So what happens when three leading female futurists come together to envision what the children of the future could be like or what world they might inhabit? The result is this article, that shares creative and thought-provoking profiles of five kids from the future.

2020 GEO SDG Award for CirroLytix

MANILA, Philippines — A Filipino startup is recognized globally in developing a dengue hotspot prediction system using satellite and climate data in the 2020 Group on Earth Observations Sustainable Development Goals (GEO SDG) Awards for the Sectoral category, For-Profit. The GEO SDG Awards recognize the productivity, ingenuity, proficiency, novelty, and exemplary communications of results and experiences in the use of Earth observations to support sustainable development.

CirroLytix Research Services was formed to create social impact through big data. Through the application of machine learning, data engineering, remote sensing, and social listening, the Philippines-based data analytics firm hopes to help governments, researchers, non-government organizations (NGO), and social enterprises achieve positive change. The Advanced Early Dengue Prediction and Exploration Service (Project AEDES) is one of the CirroLytix’s flagship projects developed during the 2019 National Aeronautics and Space Administration’s (NASA) International Space Apps Challenge. It combines digital, climate, and remote sensing to nowcast dengue trends and detect mosquito habitats to help pre-empt cases of dengue. Project AEDES process leverages normalized difference vegetation index (NDVI), Fraction of absorbed photosynthetically active radiation (FAPAR), and normalized difference water index (NDWI) readings from Landsat and Sentinel-2 to estimate still water areas on the ground, which is correlated with dengue case counts from national health centers.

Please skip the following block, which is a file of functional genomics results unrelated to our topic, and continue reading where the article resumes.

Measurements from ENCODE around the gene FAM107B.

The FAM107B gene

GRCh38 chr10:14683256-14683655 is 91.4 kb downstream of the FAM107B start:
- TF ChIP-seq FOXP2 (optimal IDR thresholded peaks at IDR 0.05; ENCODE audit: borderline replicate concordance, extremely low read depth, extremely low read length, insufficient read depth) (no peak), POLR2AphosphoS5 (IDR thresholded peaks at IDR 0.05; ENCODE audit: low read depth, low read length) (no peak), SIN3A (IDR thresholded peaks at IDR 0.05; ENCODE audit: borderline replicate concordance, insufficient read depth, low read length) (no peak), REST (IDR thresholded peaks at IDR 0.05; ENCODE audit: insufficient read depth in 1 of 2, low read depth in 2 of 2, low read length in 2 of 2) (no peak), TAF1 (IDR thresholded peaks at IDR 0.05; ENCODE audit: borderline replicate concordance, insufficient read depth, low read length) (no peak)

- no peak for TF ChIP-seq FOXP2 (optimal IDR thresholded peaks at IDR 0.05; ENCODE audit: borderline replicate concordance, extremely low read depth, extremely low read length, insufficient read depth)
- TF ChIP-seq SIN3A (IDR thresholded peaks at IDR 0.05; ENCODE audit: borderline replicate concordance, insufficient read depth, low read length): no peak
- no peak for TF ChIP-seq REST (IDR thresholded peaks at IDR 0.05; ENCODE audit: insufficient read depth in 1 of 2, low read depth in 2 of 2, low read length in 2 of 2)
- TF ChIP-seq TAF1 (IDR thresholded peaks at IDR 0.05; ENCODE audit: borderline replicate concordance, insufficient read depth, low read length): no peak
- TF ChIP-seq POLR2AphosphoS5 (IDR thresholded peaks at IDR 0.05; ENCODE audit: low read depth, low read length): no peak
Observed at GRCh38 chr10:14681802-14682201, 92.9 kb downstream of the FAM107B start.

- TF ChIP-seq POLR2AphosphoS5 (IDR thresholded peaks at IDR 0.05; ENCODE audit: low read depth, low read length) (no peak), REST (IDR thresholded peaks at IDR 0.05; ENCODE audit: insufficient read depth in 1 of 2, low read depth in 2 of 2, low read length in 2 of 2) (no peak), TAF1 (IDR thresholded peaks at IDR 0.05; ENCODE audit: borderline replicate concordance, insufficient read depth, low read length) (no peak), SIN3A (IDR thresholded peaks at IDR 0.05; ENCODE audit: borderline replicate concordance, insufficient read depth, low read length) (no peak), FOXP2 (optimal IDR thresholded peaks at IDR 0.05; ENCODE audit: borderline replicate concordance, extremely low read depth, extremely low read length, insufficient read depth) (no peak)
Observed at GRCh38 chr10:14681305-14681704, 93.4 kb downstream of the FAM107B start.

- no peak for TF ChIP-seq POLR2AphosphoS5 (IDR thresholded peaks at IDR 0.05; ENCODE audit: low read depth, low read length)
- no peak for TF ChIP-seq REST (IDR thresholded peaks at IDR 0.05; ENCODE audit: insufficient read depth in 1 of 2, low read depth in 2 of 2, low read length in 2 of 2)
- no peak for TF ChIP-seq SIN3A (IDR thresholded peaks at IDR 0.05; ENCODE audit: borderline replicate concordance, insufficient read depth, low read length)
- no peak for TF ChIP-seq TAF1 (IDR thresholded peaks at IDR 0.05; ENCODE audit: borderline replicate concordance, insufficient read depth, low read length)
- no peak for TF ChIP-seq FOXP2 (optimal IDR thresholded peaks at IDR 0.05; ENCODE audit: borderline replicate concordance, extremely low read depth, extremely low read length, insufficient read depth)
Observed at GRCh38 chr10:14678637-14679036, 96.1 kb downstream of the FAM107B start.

The Advanced Early Dengue Prediction and Exploration Service (Project AEDES) combines digital, climate, and remote sensing to nowcast dengue trends and detect mosquito habitats to help pre-empt cases of dengue.

Dominic Vincent “Doc” Ligot, co-founder and chief technology officer of CirroLytix, describes Project AEDES as an “early detection of panics from online searches, anticipating case counts from environment readings, but most importantly pinpointing hotspots from mosquito habitat detection.”